The Psychological Impact of Animal Slaughter on Slaughterhouse Workers and the Spillover Effects in their Communities
Ryan Mahabir, Wake Forest University School of Law JD ’23
**This article was shortened to meet publication guidelines. The full version of this text can be downloaded at the bottom of the article.
It’s a hot afternoon. The grill is fired up, ready to cook some hotdogs and hamburgers. As you enjoy the food, have you thought about the cows, pigs, and other animals who had their lives cut short to produce the very meal you are eating? Have you considered the slaughterhouse worker who had the arduous task of ending the animal’s life so that it could be processed into ground beef for the burger? That same slaughterhouse worker is tasked with killing animals eight hours a day so that you can enjoy a cookout. Every hour, “1,000,000 chickens, 14,000 pigs, and 4,000 cows are slaughtered for human consumption in the United States.” These workers perform a job that, by its very nature, puts them at risk of psychological disorders.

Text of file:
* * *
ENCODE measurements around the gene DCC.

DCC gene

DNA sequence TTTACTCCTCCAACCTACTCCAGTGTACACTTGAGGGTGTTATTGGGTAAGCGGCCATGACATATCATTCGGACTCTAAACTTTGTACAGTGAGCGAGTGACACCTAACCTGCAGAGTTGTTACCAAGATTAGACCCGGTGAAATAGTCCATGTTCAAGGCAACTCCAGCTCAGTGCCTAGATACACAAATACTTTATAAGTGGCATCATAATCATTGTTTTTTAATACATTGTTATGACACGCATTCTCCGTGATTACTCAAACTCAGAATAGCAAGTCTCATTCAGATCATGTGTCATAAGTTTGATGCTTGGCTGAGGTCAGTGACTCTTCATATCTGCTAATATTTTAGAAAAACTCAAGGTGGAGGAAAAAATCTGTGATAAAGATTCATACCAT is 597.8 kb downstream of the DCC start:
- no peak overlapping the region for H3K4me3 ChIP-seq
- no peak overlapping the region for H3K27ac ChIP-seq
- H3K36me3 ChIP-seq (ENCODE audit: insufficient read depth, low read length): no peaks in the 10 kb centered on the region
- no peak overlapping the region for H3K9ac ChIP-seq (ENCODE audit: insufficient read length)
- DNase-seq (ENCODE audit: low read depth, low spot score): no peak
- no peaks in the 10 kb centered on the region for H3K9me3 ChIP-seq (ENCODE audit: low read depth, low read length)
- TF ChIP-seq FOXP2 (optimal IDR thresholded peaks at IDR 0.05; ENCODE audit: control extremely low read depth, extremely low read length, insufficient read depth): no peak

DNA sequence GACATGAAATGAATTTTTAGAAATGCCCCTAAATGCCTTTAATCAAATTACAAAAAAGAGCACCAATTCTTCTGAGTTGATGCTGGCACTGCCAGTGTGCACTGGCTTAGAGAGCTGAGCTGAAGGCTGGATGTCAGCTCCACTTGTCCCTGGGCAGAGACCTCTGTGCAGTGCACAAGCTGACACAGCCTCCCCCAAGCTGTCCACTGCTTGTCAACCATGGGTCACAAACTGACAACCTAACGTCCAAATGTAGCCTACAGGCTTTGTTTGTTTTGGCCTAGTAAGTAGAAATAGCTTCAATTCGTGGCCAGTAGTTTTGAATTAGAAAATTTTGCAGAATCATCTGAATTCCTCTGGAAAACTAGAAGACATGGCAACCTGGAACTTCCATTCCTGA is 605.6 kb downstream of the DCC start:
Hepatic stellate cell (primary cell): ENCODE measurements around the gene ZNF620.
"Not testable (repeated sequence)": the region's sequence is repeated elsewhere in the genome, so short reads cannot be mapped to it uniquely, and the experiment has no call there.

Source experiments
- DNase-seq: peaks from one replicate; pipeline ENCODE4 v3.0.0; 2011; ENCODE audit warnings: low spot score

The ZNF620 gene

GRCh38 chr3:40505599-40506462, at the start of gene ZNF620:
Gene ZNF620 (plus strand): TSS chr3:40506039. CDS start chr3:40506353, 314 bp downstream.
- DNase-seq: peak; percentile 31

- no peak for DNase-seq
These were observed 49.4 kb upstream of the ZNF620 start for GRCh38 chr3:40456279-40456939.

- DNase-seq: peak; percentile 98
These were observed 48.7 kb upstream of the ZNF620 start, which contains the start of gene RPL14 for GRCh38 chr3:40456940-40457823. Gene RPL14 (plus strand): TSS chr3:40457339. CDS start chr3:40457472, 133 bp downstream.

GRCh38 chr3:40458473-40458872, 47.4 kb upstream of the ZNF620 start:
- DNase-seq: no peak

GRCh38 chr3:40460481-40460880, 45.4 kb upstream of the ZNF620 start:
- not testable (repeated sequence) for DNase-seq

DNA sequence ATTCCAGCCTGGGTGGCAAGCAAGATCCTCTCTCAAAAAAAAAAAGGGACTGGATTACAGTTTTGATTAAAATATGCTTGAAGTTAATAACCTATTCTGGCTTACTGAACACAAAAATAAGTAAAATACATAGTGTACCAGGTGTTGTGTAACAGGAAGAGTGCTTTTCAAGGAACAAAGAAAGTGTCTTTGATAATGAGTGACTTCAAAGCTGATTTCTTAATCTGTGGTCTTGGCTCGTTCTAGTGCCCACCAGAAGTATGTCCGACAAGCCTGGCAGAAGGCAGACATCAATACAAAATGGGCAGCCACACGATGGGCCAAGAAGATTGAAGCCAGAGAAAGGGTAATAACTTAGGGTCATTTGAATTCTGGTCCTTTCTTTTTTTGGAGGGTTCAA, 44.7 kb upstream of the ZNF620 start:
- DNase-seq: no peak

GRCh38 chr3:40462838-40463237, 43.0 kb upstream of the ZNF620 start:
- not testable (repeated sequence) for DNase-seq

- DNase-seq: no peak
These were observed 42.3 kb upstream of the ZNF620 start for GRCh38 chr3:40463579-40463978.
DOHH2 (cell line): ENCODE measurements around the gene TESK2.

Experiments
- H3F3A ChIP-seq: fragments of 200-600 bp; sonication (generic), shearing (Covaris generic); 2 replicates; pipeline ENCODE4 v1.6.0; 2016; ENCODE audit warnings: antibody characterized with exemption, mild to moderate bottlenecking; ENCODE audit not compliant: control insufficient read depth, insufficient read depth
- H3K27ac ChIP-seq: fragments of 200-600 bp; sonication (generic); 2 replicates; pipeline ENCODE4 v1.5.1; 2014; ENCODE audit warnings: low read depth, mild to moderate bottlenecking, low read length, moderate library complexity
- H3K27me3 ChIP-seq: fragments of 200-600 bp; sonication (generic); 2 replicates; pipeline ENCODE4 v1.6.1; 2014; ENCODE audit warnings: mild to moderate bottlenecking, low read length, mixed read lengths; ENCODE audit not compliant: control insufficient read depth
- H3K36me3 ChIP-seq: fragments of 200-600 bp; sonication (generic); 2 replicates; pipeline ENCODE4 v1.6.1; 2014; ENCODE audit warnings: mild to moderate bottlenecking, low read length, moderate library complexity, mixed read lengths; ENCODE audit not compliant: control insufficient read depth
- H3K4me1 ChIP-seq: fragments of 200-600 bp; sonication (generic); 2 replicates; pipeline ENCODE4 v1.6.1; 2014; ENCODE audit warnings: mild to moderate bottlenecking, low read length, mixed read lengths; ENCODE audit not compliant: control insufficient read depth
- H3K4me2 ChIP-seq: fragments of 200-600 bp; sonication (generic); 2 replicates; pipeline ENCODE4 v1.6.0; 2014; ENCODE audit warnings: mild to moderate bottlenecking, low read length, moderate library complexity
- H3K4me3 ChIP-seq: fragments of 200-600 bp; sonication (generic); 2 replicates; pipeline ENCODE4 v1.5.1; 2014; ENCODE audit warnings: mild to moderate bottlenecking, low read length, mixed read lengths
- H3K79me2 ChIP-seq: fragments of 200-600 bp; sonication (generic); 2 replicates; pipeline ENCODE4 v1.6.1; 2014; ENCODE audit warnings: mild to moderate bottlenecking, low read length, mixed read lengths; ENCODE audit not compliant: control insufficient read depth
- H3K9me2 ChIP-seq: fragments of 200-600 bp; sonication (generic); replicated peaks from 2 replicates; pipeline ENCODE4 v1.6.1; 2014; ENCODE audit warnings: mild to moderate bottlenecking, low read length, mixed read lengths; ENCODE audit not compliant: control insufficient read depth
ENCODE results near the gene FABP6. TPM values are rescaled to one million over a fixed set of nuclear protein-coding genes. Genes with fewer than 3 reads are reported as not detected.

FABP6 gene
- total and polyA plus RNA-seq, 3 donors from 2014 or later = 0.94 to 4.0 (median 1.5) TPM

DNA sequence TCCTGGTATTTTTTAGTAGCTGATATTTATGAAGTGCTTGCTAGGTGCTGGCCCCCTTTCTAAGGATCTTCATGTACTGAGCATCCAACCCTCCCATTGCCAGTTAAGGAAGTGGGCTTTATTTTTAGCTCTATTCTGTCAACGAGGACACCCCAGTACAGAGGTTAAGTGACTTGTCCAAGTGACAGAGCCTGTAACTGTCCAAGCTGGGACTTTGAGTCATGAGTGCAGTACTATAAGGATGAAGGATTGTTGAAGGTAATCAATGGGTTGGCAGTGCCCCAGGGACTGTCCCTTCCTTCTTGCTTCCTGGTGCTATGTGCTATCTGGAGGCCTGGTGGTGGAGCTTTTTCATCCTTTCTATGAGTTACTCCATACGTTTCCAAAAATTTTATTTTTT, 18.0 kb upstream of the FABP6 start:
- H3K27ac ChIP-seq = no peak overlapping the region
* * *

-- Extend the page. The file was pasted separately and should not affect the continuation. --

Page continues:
This commentary identifies the occupational hazards of slaughterhouse work, exploring how they create a uniquely stressful, dangerous, and violent environment. Specifically, this commentary analyzes how the routinized killing of animals affects slaughterhouse workers’ physical and mental state and the spillover public health effects on their families and their community, comparing incidences of serious psychological distress and alcohol abuse between slaughterhouse workers and non-slaughterhouse workers and domestic violence and violent and sexual crime in communities around slaughterhouses and in communities elsewhere. It concludes by proposing educational initiatives and reallocating government subsidies to incentivize a vegan lifestyle.Continue reading “The Human Cost of Animal Slaughter”